It’s time for the semi-finals. The tension is high…and as Brazil have found in the real World Cup, there is no room for error. Who will make it to the final of the World Cup for Wildlife? Not just the country that is best for wildlife tourism, but also the country that doesn’t have practices, traditions or activities which harm animals. So who’s going to make it through to the Final..?
Next up: Uruguay v Ecuador
Check out the highlights and issues around wildlife tourism in each country below (all information taken from www.RIGHT-tourism.org), then read our Match Report at the bottom to find out the score!
Uruguay Wildlife – Highlights
With a name meaning “river of the colorful birds”, it is no wonder that Uruguay is a bird lover’s paradise. Rocha Lagoon is a major ecotourism attraction, and has become known as a birdwatching hot spot. It is home to over 200 bird species including flamingos, doves, herons, ducks, and more than 10,000 black-necked swans. Other animal species can be found in the area such as otters, capybaras, and seals, however large mammals are rare within the country. Uruguay is also known for its incredible beaches, lagoons, and forests. Even though Uruguay created a National System of Protected Areas only recently (in 2000), it has made great strides. In fact, the prestigious publication Ethical Traveler has named Uruguay one of the ten most ethical destinations in the world for the fourth consecutive year.
Country Specific Issues
Forested Parks and Protected Areas
Uruguay houses six national parks and eight protected areas comprising low temperate forest and marine life. However, 90% of the land is agricultural, reserved particularly for cattle raising – with one of the highest livestock reproduction rates in the world. Uruguay’s reforestation measures have appeared to be successful, however there are concerns over loss of primary forest at the same time as increased overall forest cover. Already wildlife such as jaguars and giant otters are thought to be extinct in Uruguay due to habitat and prey loss. Cerro Verde has recently been designated as a new Marine Park as an important habitat for juvenile green turtle, whales, dolphin and breeding seabirds.
Particularly popular with tourists, the Leguna de Rocha is a large protected wetland, home to black-necked swan, storks, spoonbills and waterfowl. Birding tours are offered just north of the capital Montevideo, at either the mountainous Pan de Azúcar or via boat at Piriapolis to view a variety of sea birds. Read more about birdwatching here.
Sitting between Brazil and Argentina, Uruguay is often overlooked, leaving much of its pristine beaches empty. Punte de Este is the most popular destination, with an influx of tourists at its peak of January to March described as ‘a St Tropez for the southern hemisphere’. Next door are two protected marine areas at Isla Gorriti and Isla de Lobos, which boast a protected population of fur seals and sea lions alongside a range of marine activities. Yachts, speedboats, jet skiing, fishing, snorkeling and diving are all popular in the region. Find out how you can ensure you do not disturb this ecosystem and keep your marine activity impact low here.
Ecuador Wildlife – Highlights
Ecuador is bordered by the Pacific Ocean on its west coast, the Andes mountain range runs through the middle of the country, and the Amazon rainforest covers its eastern part. It is no wonder the country is home to spectacular wildlife. Capybaras, tapirs, jaguars, anteaters, pumas, ocelots and howler monkeys are just some of its animal residents. Moreover, the unique Galapagos Islands are also part of Ecuador. From giant tortoises and iguanas, to fur seals and dolphins, not to mention birds such as the cormorant and the blue-footed booby, the Galapagos are one of the world’s most astounding places. As this ecosystem is very fragile, please see our tips on wildlife watching here.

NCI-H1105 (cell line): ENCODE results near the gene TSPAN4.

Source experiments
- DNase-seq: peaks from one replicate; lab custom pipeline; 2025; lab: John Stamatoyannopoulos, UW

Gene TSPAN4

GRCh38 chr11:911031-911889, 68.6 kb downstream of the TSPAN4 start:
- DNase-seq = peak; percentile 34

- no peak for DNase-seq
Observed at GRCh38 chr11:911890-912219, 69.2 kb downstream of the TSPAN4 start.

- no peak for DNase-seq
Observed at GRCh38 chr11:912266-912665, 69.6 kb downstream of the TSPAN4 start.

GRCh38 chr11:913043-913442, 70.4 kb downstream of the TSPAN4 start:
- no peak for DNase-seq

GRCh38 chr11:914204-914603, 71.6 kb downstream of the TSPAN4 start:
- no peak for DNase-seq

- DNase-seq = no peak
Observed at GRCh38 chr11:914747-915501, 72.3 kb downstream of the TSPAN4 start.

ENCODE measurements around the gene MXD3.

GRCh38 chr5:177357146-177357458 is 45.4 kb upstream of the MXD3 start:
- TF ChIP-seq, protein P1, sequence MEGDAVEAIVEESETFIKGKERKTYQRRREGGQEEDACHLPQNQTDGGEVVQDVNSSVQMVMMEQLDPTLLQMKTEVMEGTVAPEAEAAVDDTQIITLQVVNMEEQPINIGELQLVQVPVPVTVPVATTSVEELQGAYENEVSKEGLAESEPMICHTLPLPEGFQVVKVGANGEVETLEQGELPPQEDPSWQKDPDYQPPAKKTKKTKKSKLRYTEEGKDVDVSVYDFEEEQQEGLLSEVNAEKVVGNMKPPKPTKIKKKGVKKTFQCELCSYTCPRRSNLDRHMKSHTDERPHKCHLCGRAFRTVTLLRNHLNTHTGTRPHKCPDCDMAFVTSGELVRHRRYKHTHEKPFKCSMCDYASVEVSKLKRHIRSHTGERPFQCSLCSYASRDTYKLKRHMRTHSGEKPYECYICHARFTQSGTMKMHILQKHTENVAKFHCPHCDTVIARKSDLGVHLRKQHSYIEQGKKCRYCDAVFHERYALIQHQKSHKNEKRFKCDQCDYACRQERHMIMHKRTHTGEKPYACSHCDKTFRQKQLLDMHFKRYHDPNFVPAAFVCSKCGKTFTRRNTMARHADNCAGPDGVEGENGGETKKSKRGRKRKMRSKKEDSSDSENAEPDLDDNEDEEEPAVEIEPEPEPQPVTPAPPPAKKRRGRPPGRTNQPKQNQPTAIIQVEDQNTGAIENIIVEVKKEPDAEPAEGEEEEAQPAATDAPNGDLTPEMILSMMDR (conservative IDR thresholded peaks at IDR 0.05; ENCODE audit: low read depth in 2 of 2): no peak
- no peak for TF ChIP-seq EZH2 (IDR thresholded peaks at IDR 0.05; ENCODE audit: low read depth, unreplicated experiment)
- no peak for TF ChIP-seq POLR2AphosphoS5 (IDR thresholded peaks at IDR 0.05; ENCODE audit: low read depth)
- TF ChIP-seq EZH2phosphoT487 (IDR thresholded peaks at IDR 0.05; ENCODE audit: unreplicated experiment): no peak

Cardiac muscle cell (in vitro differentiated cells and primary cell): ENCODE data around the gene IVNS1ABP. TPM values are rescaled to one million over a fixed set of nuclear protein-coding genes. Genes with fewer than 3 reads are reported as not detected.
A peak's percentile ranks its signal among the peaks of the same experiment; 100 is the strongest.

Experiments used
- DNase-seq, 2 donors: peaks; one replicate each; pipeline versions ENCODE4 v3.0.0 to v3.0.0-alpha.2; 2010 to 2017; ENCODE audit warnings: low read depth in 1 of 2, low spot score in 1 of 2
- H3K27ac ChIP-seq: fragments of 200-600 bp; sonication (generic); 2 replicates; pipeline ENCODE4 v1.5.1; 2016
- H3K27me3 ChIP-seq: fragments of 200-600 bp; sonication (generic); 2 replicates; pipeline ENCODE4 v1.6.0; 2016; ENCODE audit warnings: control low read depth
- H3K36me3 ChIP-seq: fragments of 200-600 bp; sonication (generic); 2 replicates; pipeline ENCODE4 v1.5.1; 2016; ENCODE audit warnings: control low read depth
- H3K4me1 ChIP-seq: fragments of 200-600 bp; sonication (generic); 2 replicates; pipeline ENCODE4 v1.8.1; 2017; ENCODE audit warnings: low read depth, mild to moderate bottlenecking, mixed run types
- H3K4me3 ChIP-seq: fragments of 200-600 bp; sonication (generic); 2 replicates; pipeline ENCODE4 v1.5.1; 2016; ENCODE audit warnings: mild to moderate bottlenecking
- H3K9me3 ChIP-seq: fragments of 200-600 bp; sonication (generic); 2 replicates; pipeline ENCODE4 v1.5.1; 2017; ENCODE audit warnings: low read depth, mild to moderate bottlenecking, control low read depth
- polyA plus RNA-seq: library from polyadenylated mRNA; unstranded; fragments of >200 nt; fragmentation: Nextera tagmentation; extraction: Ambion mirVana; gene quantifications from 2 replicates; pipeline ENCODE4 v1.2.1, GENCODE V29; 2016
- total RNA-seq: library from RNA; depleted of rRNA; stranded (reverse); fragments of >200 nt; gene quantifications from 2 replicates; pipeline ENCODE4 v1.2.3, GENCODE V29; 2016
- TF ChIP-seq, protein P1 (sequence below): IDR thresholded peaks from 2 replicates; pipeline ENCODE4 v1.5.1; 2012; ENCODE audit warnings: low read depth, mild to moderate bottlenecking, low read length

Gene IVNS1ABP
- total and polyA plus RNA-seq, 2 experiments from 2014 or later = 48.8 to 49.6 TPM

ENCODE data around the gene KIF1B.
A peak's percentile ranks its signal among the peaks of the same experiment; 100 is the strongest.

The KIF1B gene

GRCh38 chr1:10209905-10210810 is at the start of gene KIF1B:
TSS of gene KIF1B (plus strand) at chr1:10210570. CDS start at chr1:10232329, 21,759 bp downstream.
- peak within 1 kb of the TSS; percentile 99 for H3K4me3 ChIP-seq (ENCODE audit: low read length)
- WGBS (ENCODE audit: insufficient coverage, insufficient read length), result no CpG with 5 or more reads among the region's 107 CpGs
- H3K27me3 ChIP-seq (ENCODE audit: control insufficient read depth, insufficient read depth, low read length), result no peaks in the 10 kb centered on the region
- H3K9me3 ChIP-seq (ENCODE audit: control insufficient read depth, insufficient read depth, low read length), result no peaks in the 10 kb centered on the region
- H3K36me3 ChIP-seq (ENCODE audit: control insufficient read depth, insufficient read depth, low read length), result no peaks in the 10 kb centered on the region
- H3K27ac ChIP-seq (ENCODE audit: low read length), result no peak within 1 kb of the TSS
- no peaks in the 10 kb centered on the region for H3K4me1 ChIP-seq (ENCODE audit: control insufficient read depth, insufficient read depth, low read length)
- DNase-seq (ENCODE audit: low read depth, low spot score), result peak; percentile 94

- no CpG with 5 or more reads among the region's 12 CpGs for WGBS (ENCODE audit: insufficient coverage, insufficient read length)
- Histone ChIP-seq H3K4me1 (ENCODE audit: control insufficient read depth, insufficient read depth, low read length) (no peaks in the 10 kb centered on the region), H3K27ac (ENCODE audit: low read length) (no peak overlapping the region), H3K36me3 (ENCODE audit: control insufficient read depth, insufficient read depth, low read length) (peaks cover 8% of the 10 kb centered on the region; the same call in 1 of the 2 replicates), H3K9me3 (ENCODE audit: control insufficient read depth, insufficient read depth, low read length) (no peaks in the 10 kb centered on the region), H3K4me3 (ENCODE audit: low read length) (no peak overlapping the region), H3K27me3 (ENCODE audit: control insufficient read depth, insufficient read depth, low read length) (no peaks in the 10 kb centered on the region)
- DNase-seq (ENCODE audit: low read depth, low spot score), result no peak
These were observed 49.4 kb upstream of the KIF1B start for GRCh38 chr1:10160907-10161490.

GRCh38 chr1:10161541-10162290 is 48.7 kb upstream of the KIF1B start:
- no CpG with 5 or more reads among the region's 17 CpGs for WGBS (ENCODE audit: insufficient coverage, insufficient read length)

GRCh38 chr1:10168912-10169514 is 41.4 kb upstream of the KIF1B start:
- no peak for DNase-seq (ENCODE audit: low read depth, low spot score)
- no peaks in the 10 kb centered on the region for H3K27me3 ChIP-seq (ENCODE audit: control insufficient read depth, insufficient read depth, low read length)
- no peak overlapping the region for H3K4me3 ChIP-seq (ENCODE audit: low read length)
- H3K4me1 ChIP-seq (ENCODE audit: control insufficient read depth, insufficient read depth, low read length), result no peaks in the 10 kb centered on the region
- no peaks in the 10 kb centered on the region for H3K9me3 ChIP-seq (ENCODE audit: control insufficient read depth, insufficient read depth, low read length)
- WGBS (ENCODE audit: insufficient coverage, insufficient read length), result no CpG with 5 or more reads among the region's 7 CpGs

Country Specific Issues
Animals on the Menu
In the Northern mountain ranges the Tungurahua and Cotapaxi provinces of central Ecuador, guinea pigs are employed in the celebrations surrounding the feast of Corpus Christi as part of the Ensayo, which is a community meal, and the Octava, where castillos (greased poles) are erected with prizes tied to the crossbars, from which several guinea pigs may be hung. They are farmed throughout the country and are generally eaten on special occasions as they are expensive to buy. To read more click here.
Swimming with Wild Dolphins
The Galapagos Islands are a part of Ecuador and are well known for their wildlife and natural beauty. Two species of dolphins are frequently seen while touring the island – the bottled-nosed dolphin and the common dolphin. While many people see swimming with wild dolphins as a must-do activity, dolphins can actually be harmed by the practice. To read more about swimming with wild dolphins click here.
Although situated at opposite ends of South America, both Uruguay and Ecuador offer spectacular animals and incredible sceneries, and it will be a heart-stopping match to the very end! A bird watching paradise on one side and one of the world’s most famous wildlife-watching destinations on the other – all eyes will be on the goalies to keep the issues of habitat loss in Uruguay and swimming with wild dolphins in Ecuador at bay.
Uruguay 2 v 2 Ecuador
Another tight one, nothing in it. It’s gone to extra time… It’s going to come down to the star power of Ecuador’s Golden Boy, Galapagos. If Galapagos wasn’t there, then Ecuador could have gone the way of Brazil without Neymar. But Galapagos is there…
Uruguay 2 v 3 Ecuador after extra time.
Ecuador are through to the final…where Costa Rica awaits!
Don’t miss the next game…